WASHINGTON — The White House stepped up pressure for tighter bank regulation Monday after JPMorgan Chase’s $2 billion derivatives loss, as the bank said the top official responsible for the loss had resigned.
Pressing a policy line that JPMorgan chief Jamie Dimon had strenuously fought, the White House said the loss was more evidence of the need to place tough controls on banks seen as systemically “too big to fail.”
“This event even only reinforces why it was so important to pass Wall Street reform, why it is so important to fully implement Wall Street reform,” said presidential spokesman Jay Carney.
“Ever since it passed, there’s been millions and millions of dollars spent by Wall Street lobbyists to try to water down, delay, and render ineffective those rules,” he said.
“It only reinforces why the president was right to take on this fight and why we need to make sure it’s implemented.”
Investors punished the bank’s shares again Monday, sending them 3.2 percent lower, as JPMorgan announced that chief investment officer Ina Drew was stepping down and news reports said more heads were likely to roll.
Drew, 55, one of the highest-ranking women on Wall Street, will retire after more than 30 years at the bank, JPMorgan said.
On Thursday the bank revealed that its chief investment office (CIO), which Drew had led, racked up at least $2 billion in losses over six weeks on trading its own assets in the complex derivatives market.
“Despite our recent losses in the CIO, Ina’s vast contributions to our company should not be overshadowed by these events,” Dimon said in a statement.
Drew had previously tendered her resignation after the extent of the losses became apparent in late April, but Dimon had refused to accept it until now, according to US media reports.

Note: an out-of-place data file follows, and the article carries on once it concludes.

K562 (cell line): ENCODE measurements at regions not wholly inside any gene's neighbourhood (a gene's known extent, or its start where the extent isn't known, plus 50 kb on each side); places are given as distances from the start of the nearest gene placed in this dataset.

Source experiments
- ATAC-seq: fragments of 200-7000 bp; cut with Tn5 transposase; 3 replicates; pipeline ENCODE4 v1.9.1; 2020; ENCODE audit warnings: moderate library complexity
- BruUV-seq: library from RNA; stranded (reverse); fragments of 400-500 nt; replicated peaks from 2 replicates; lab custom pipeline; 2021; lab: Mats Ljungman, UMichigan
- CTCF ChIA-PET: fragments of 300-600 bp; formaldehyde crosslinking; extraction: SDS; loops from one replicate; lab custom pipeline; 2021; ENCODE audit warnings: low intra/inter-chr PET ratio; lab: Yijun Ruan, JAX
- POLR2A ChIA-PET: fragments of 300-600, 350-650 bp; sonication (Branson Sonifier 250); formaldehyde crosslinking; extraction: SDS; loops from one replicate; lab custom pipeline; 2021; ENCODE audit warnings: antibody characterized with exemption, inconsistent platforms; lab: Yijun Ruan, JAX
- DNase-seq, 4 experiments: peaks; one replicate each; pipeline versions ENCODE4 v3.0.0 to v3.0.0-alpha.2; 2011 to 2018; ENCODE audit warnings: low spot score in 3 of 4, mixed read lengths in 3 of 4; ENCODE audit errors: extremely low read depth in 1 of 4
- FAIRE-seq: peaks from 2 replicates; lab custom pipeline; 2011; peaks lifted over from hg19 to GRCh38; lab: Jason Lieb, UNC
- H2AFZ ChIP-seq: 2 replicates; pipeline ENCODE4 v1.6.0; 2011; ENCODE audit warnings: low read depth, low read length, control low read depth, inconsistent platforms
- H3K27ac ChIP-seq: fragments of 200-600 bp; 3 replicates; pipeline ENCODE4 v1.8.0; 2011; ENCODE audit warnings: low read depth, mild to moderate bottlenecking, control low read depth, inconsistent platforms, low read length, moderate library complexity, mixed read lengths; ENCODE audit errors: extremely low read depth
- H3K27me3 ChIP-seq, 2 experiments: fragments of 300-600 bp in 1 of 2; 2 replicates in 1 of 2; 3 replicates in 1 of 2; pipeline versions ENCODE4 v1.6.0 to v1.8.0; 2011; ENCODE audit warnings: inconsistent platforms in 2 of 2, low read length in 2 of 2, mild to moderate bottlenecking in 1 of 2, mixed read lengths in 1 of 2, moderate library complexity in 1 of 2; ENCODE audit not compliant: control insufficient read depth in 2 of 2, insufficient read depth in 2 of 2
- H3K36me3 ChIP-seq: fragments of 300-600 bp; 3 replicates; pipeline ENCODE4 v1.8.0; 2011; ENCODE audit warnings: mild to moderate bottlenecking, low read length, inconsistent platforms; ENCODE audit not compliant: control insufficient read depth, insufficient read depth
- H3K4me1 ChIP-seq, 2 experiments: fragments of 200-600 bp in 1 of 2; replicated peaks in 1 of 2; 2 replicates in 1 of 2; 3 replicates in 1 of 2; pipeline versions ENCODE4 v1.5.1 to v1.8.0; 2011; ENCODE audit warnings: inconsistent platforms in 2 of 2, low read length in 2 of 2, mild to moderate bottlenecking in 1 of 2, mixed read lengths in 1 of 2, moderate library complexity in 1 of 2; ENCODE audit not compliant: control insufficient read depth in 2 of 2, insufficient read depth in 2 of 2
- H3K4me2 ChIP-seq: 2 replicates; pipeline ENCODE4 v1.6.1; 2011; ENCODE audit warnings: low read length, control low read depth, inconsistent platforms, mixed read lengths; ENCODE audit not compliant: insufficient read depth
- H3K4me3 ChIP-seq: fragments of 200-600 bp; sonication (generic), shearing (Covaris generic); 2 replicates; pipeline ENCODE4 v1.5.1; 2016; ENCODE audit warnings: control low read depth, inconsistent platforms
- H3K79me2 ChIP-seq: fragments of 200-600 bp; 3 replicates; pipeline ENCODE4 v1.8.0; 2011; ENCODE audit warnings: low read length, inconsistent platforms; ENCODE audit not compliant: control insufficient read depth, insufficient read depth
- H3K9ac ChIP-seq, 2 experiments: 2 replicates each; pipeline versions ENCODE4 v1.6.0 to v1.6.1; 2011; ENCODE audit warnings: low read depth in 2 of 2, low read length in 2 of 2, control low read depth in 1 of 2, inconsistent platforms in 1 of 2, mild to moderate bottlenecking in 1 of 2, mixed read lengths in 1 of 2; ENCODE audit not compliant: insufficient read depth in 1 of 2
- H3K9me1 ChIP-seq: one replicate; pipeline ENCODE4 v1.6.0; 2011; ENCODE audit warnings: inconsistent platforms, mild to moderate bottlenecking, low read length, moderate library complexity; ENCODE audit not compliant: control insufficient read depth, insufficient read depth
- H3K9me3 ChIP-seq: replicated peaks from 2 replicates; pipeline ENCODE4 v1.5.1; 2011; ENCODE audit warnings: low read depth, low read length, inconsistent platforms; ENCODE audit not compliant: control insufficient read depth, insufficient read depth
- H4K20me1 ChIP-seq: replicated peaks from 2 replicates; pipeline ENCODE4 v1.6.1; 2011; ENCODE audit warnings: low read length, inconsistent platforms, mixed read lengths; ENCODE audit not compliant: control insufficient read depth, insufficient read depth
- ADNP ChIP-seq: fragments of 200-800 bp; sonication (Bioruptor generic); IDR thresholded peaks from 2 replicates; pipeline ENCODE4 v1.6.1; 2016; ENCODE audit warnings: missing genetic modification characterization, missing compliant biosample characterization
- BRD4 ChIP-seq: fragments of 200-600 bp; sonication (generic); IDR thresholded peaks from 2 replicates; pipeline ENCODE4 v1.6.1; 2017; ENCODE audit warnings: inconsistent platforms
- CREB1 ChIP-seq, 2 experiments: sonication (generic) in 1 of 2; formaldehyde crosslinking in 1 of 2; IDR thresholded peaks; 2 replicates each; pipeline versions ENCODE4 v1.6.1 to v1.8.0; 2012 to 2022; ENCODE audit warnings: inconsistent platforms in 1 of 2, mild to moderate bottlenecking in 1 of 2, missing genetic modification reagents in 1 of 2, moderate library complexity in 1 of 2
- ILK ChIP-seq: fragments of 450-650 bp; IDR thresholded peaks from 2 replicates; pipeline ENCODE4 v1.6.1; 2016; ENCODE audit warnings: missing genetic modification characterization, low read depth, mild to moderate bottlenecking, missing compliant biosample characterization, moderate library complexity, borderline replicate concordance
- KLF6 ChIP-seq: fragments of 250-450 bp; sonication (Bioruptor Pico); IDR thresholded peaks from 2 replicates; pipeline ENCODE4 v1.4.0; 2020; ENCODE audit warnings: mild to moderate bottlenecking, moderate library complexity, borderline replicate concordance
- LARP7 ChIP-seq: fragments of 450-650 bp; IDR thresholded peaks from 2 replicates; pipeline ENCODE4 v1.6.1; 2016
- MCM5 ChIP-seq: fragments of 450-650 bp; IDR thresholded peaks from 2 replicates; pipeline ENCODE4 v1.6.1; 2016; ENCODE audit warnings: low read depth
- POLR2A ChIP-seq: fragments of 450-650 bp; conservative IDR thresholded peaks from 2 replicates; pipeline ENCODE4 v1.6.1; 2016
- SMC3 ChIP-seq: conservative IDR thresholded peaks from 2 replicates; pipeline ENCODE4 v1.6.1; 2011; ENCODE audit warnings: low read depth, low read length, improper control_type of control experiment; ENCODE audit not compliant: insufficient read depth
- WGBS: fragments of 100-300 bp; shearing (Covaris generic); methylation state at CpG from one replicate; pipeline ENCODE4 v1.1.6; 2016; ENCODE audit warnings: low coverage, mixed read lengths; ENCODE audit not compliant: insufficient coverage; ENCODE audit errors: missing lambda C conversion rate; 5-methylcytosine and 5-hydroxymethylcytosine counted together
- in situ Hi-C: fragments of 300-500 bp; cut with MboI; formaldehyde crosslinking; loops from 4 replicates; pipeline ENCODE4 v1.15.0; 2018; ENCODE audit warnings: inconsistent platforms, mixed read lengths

No mention was made in the statement of any of the other CIO officials reportedly involved in the loss.
The Wall Street Journal though named two other London-based traders who would likely be pushed out this week.
The giant loss, disclosed just weeks after Dimon had denied any troubles, brought a renewed push to stop banks from making risky, huge bets with their own assets to help push up profits — the so-called proprietary trade.
Dimon has led the Wall Street push to block such controls, especially the Volcker Rule, which would ban most aspects of the proprietary trade, including possibly what JPMorgan’s CIO was doing when it incurred the loss.
“We’ve got to be very, very careful that the regulators here are not undermined by this huge effort to weaken the (Volcker) Rule, by putting in a huge loophole,” said Senator Carl Levin on Sunday.
“The issue is whether we are going to stick with the law, as written, which will prevent us from bailing out banks again,” he said.
Dimon himself admitted Sunday on NBC television that the loss had jeopardized JPMorgan’s credibility and the banking industry’s fight against tighter controls. “This is a very unfortunate and inopportune time to have had this kind of mistake,” he said.
But analysts said the push for tighter controls on bank activities could come up against the need to give them room to help put more spark in the slow-moving economy.
“Capitol Hill is still enraged over the recent loss at JPMorgan and is using the incident to fuel the argument for more banking regulation,” said Chris Low at FTN Financial.
But “it remains unclear how much momentum the incident will provide for implementation of additional regulation when the economy actually needs looser credit terms,” he added.